Wednesday, August 22, 2012
Advent by James Treadwell
The big events are largely interior, and the main character is really the language, so Advent bucked any expectations I had by being surprisingly literary.
Here's an example that stayed with me, from page 240:
"What's happening?" The question dropped of its own accord from the block of his bewilderment, a fragment calving from a glacier.
I thought, if the author can take the time not only run the two worlds (the world we know and the magical world) together through the plain style of speech and the elegant narration but also to extend a metaphor, striking in its own right, for such a simple piece of dialogue, what other literary wonders await? The answer: an astonishing number.
Some reviewers have said that the book is slow, and it's at least partly because this example is not unusual. The whole book is like this. This is not a book I would have enjoyed as a child. A reader needs to have a certain contemplative maturity in order to enjoy what the author is trying to do. It's a book meant to be savored, set down and returned to later, not read in one night. The magical elements are intelligently plotted and crafted and the narration expects a bit of intelligent work on the part of the reader. If you like your fantasy laid out plain, this is not your book.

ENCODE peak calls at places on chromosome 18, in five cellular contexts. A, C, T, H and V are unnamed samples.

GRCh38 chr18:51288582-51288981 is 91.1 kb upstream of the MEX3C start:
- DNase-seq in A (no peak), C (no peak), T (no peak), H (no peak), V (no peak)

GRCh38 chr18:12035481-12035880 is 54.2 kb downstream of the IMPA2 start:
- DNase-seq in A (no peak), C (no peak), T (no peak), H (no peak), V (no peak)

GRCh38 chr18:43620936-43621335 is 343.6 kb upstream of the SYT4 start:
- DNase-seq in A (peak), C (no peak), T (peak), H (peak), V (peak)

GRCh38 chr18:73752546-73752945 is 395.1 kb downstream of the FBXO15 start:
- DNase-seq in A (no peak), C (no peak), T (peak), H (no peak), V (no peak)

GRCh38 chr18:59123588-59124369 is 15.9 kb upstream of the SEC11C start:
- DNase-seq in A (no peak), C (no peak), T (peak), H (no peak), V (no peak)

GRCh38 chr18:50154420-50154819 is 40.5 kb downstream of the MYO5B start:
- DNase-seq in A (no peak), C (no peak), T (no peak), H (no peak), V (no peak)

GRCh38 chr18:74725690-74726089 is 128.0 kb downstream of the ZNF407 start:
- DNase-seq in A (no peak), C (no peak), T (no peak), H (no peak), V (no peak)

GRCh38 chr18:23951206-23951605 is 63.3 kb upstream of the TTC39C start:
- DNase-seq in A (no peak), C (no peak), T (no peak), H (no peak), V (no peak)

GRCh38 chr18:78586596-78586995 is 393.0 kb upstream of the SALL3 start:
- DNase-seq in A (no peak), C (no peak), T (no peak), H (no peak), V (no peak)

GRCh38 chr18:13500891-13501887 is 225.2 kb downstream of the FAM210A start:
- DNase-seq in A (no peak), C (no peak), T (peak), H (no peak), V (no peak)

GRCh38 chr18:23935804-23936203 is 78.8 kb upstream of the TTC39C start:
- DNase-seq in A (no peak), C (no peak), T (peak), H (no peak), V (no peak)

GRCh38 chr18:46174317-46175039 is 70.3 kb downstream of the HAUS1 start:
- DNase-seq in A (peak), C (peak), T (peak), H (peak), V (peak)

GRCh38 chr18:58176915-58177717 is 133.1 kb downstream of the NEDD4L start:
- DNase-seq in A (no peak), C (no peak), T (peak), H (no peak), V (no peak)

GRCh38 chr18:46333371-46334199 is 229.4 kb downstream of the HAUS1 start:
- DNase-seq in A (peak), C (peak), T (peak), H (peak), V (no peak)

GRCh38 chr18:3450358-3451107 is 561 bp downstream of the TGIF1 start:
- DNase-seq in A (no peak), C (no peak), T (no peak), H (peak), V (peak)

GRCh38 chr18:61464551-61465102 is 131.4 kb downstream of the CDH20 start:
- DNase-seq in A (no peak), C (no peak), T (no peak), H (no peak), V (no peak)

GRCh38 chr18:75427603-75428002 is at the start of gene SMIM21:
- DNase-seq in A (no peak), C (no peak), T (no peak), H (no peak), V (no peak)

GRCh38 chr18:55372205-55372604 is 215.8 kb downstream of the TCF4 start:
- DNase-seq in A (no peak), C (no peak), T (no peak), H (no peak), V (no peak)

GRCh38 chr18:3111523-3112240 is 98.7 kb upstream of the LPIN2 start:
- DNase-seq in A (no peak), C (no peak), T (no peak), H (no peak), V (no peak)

I enjoyed the weaving together of the Faust legend and that of the sybil Cassandra immensely. I also had a strong desire to escape to Pendurra, the estate where time has stopped or at least slowed down. The story feels complete to me, so I'm puzzled -- and maybe a little curious -- as to how much more ground can be covered in the two other books in the series. Overall, Advent delivers on the promises of its blurbs. It's original, full of mystery, and stunning.